A MIDSUMMER NIGHT'S DREAM
A monologue from Act III, Scene ii
by: William Shakespeare
|NOTE: A Midsummer Night's Dream is believed to have been written for a wedding sometime between 1591 and 1598. It is now a public domain work and may be performed without royalties.
- PUCK: My mistress with a monster is in love.
- Near to her close and consecrated bower,
- While she was in her dull and sleeping hour,
- A crew of patches, rude mechanicals,
- That work for bread upon Athenian stalls,
- Were met together to rehearse a play,
- Intended for great Theseus' nuptial day.
- The shallowest thickskin of that barren sort,
- Who Pyramus presented in their sport,
- Forsook his scene and entered in a brake.
- When I did him at this advantage take,
- An ass's nole I fixèd on his head.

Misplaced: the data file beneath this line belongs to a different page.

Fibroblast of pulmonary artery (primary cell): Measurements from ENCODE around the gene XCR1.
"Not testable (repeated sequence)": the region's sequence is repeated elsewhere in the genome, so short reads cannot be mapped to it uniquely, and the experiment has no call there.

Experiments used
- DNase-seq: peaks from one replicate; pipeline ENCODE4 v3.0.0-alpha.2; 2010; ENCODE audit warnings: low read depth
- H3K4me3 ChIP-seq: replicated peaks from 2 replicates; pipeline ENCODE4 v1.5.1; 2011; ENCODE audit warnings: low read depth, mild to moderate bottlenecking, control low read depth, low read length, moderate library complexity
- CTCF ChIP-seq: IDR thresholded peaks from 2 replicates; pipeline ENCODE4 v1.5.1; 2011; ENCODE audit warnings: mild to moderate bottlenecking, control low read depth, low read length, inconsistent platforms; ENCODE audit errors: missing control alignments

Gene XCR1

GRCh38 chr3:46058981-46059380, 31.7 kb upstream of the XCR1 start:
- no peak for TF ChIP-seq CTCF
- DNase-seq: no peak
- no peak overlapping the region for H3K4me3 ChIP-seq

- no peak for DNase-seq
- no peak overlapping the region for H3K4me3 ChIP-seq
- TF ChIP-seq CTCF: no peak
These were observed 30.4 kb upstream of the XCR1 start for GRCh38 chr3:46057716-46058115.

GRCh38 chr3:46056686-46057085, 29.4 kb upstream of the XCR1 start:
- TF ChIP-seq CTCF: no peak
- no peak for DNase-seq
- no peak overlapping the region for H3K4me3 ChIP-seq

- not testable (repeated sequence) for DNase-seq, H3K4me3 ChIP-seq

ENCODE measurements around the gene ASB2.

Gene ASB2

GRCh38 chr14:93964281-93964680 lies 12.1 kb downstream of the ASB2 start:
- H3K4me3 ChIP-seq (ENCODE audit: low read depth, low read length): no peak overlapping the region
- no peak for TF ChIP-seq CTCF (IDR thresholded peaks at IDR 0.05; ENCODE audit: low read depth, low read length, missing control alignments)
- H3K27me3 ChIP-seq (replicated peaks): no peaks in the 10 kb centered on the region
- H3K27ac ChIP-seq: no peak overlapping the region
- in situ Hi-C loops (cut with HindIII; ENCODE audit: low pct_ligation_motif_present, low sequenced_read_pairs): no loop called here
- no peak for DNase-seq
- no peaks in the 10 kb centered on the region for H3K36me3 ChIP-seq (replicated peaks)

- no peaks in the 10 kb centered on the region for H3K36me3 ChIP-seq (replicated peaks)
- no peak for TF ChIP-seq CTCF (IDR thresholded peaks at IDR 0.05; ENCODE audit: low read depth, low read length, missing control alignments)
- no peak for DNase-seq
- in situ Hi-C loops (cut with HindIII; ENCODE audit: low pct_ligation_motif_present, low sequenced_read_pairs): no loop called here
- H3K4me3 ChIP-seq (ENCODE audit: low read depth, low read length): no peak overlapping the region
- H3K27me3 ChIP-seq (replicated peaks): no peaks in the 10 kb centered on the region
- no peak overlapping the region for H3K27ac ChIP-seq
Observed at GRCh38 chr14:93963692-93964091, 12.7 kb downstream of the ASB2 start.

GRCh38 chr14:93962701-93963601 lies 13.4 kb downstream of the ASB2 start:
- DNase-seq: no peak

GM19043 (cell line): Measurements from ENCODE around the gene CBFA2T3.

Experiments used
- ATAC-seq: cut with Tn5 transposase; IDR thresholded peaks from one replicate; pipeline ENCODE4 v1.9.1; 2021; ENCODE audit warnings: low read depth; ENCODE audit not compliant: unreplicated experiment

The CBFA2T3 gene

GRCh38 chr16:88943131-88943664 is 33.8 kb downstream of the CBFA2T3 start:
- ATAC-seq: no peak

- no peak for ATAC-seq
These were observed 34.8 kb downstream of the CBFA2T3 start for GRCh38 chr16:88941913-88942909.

- Anon his Thisby must be answerèd,
- And forth my mimic comes. When they him spy,
- As wild geese that the creeping fowler eye,
- Or russet-pated choughs, many in sort,
- Rising and cawing at the gun's report,
- Sever themselves and madly sweep the sky;
- So at his sight away his fellows fly,
- And at our stamp here o'er and o'er one falls;
- He murder cries and help from Athens calls.
- Their sense thus weak, lost with their fears thus strong,
- Made senseless things begin to do them wrong,
- For briers and thorns at their apparel snatch:
- Some, sleeves -- some, hats; from yielders all things catch.
- I led them on in this distracted fear
- And left sweet Pyramus translated there,
- When in that moment (so it came to pass)
- Titania waked, and straightway loved an ass.